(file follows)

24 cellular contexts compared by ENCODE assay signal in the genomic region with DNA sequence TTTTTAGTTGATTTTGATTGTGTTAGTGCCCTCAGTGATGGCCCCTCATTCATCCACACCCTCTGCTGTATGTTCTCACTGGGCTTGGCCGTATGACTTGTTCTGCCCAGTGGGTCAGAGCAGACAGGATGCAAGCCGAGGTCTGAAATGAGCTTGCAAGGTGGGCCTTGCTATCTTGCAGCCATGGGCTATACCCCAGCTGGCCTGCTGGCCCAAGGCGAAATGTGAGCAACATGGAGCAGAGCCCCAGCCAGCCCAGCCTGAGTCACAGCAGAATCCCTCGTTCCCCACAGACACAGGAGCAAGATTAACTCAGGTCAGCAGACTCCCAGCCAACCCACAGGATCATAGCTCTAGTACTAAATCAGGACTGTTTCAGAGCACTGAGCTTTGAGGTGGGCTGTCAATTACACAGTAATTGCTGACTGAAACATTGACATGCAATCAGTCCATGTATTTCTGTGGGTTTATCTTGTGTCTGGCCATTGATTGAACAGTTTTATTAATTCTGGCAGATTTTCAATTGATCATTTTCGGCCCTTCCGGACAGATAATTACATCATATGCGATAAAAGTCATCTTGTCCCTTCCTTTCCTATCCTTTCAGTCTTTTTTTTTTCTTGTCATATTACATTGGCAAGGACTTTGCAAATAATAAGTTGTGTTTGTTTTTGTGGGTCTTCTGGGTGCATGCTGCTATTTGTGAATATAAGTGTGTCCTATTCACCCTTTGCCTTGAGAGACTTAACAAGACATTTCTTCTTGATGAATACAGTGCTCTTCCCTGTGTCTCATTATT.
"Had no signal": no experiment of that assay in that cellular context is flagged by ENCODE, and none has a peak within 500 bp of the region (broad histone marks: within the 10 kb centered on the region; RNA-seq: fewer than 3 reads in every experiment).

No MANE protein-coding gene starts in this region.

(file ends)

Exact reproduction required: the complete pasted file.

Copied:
24 cellular contexts compared by ENCODE assay signal in the genomic region with DNA sequence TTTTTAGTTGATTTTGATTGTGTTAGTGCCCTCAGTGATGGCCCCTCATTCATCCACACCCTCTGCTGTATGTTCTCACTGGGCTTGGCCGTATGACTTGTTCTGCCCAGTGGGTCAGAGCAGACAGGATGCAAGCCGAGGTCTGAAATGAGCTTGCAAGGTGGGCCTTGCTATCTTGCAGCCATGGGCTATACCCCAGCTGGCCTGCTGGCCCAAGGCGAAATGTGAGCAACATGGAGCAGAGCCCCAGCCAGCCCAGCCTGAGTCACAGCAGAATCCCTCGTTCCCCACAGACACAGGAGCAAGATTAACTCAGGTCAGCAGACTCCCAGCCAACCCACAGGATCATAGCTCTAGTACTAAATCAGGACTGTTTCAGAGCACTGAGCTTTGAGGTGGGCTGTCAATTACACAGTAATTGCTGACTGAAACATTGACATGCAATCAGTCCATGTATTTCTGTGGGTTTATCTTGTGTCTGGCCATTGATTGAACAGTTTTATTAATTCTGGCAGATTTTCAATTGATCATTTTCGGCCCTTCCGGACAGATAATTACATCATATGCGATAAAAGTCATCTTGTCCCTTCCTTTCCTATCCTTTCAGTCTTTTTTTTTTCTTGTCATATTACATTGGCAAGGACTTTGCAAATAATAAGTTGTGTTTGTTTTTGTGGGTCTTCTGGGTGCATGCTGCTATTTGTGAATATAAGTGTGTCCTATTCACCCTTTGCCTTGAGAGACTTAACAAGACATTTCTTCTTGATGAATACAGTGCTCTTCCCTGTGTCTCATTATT.
"Had no signal": no experiment of that assay in that cellular context is flagged by ENCODE, and none has a peak within 500 bp of the region (broad histone marks: within the 10 kb centered on the region; RNA-seq: fewer than 3 reads in every experiment).

No MANE protein-coding gene starts in this region.